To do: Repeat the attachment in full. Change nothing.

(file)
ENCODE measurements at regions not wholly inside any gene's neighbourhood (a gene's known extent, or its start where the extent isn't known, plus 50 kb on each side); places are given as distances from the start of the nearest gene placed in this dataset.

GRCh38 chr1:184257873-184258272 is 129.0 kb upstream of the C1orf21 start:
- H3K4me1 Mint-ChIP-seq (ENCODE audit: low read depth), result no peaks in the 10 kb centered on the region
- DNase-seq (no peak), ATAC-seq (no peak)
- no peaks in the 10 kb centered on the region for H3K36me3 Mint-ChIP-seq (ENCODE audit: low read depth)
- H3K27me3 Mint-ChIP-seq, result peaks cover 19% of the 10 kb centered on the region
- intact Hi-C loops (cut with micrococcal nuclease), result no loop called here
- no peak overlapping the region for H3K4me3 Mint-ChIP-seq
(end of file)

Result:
ENCODE measurements at regions not wholly inside any gene's neighbourhood (a gene's known extent, or its start where the extent isn't known, plus 50 kb on each side); places are given as distances from the start of the nearest gene placed in this dataset.

GRCh38 chr1:184257873-184258272 is 129.0 kb upstream of the C1orf21 start:
- H3K4me1 Mint-ChIP-seq (ENCODE audit: low read depth), result no peaks in the 10 kb centered on the region
- DNase-seq (no peak), ATAC-seq (no peak)
- no peaks in the 10 kb centered on the region for H3K36me3 Mint-ChIP-seq (ENCODE audit: low read depth)
- H3K27me3 Mint-ChIP-seq, result peaks cover 19% of the 10 kb centered on the region
- intact Hi-C loops (cut with micrococcal nuclease), result no loop called here
- no peak overlapping the region for H3K4me3 Mint-ChIP-seq